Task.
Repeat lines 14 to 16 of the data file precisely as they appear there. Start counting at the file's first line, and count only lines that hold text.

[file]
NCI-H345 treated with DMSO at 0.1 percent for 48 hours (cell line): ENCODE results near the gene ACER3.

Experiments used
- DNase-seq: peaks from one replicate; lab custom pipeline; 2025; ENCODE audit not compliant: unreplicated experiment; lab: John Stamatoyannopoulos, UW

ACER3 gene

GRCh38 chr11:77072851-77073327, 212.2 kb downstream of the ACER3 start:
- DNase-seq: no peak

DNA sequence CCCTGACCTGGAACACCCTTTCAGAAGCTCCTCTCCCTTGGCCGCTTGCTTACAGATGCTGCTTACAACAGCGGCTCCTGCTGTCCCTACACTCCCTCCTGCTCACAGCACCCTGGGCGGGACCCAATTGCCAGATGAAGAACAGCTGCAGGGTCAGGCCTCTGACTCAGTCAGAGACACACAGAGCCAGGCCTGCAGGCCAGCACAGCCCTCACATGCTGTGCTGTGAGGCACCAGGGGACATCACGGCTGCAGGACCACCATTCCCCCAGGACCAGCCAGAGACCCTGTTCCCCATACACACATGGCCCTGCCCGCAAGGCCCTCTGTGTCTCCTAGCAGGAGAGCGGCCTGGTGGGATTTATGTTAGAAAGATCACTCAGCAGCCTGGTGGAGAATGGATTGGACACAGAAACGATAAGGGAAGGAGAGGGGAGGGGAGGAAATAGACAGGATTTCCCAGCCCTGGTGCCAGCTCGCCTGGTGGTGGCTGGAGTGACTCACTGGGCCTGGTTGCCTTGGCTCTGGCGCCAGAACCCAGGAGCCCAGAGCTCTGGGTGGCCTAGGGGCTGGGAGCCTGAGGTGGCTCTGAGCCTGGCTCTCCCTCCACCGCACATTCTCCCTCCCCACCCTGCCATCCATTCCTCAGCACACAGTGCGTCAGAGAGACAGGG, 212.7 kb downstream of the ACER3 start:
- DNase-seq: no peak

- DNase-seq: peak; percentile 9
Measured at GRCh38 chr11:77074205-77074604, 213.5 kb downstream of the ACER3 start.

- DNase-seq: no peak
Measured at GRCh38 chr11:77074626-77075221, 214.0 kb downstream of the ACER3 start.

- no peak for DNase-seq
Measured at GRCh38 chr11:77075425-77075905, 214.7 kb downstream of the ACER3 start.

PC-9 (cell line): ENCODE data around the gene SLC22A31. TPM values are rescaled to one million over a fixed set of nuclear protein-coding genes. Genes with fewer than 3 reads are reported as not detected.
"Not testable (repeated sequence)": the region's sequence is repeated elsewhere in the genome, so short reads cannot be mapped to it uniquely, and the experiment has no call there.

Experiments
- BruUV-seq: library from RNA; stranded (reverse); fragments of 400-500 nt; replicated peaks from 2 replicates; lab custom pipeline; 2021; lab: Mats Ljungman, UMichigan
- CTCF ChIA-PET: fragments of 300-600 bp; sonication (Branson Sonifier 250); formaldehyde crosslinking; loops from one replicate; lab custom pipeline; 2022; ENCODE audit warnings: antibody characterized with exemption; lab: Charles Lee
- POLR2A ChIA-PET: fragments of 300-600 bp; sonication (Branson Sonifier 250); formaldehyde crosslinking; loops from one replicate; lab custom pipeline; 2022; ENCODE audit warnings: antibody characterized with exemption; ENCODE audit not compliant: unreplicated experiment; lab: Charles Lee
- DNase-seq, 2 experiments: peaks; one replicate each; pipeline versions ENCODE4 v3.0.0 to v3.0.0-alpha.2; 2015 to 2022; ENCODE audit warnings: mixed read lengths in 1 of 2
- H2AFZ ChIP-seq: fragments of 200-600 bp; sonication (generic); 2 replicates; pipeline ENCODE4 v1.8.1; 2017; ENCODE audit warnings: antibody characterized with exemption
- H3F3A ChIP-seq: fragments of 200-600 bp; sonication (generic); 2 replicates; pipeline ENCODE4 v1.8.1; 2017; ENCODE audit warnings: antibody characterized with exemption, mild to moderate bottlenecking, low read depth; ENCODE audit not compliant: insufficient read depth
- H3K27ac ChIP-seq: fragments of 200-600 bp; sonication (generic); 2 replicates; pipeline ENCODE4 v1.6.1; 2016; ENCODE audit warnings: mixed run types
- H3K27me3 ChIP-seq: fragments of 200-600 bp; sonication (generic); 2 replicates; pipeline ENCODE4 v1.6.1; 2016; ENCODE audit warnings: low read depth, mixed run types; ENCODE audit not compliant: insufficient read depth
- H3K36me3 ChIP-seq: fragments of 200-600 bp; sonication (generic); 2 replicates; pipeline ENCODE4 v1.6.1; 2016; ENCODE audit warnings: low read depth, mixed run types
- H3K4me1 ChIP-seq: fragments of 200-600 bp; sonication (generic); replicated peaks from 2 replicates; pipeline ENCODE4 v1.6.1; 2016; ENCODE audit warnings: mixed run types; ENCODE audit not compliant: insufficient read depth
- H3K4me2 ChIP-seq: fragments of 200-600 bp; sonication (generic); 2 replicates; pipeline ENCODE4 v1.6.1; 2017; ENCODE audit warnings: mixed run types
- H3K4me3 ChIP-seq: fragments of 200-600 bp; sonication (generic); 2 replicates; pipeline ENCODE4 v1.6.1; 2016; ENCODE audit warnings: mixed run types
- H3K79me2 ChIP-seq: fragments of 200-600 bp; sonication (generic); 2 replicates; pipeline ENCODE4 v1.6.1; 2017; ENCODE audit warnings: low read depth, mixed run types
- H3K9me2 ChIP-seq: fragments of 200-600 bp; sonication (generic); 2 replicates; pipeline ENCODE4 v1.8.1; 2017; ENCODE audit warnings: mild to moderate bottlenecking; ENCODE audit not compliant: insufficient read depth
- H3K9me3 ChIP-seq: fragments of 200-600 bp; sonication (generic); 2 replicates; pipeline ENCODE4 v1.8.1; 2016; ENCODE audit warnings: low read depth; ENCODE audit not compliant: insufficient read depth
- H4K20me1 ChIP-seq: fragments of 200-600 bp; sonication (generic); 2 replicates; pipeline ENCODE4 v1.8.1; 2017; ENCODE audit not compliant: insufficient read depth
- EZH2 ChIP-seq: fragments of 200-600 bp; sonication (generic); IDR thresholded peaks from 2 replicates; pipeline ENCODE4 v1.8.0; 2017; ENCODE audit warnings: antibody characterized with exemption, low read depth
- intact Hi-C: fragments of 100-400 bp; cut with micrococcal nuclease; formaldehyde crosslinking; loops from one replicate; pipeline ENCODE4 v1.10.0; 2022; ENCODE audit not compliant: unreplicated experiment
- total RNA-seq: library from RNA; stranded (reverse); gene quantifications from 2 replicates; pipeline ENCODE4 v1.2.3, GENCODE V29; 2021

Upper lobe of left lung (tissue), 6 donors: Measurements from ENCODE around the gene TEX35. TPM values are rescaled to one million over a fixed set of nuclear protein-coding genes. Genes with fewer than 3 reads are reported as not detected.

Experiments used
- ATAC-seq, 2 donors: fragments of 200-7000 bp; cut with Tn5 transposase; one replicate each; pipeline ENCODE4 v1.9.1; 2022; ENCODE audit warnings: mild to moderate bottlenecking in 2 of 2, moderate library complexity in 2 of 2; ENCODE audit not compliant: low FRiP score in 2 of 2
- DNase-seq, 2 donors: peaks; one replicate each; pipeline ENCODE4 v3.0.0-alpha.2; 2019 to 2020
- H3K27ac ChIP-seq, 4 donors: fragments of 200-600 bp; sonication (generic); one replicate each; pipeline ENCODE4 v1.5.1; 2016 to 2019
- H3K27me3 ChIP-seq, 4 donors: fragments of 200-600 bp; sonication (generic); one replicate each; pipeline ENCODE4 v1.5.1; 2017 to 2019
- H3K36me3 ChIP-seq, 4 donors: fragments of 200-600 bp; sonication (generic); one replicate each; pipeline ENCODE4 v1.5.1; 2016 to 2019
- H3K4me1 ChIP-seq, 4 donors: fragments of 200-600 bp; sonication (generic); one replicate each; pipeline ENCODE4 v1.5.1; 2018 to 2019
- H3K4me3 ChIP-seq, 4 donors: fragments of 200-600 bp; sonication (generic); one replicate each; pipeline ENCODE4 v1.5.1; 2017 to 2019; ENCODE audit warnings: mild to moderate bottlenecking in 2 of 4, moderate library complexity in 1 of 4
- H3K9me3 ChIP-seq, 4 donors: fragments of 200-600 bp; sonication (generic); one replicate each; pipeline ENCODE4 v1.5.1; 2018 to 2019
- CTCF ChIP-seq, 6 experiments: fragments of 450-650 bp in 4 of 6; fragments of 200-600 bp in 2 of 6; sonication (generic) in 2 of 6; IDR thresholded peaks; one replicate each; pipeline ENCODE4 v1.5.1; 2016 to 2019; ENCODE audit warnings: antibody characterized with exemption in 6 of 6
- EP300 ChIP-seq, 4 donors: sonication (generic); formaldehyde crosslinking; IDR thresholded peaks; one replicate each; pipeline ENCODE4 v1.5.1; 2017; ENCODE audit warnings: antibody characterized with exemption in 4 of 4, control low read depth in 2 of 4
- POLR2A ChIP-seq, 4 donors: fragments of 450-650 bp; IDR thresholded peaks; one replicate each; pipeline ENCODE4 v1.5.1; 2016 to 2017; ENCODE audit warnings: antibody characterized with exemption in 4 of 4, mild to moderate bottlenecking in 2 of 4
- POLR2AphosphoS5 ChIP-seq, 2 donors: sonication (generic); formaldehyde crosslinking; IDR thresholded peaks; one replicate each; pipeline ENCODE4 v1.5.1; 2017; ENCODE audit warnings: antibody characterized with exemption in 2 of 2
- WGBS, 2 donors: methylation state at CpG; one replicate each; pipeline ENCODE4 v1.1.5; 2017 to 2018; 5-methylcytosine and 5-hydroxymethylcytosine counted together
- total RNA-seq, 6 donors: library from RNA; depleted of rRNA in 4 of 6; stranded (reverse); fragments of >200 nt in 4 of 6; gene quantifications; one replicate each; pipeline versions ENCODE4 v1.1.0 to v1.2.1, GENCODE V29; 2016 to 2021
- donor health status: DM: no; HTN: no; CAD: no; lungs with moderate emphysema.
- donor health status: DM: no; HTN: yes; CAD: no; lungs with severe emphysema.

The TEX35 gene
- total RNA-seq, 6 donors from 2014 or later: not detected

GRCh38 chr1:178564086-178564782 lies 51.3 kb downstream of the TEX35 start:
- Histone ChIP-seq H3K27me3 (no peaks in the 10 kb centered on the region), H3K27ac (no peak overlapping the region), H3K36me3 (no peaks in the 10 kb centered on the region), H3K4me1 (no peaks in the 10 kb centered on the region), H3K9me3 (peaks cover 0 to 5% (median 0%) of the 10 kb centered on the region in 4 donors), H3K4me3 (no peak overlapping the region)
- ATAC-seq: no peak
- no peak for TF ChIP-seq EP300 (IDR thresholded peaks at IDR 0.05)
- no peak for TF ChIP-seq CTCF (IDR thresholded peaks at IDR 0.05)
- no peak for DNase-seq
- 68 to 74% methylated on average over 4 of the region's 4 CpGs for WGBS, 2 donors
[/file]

Measured at GRCh38 chr11:77075425-77075905, 214.7 kb downstream of the ACER3 start.

PC-9 (cell line): ENCODE data around the gene SLC22A31. TPM values are rescaled to one million over a fixed set of nuclear protein-coding genes. Genes with fewer than 3 reads are reported as not detected.
"Not testable (repeated sequence)": the region's sequence is repeated elsewhere in the genome, so short reads cannot be mapped to it uniquely, and the experiment has no call there.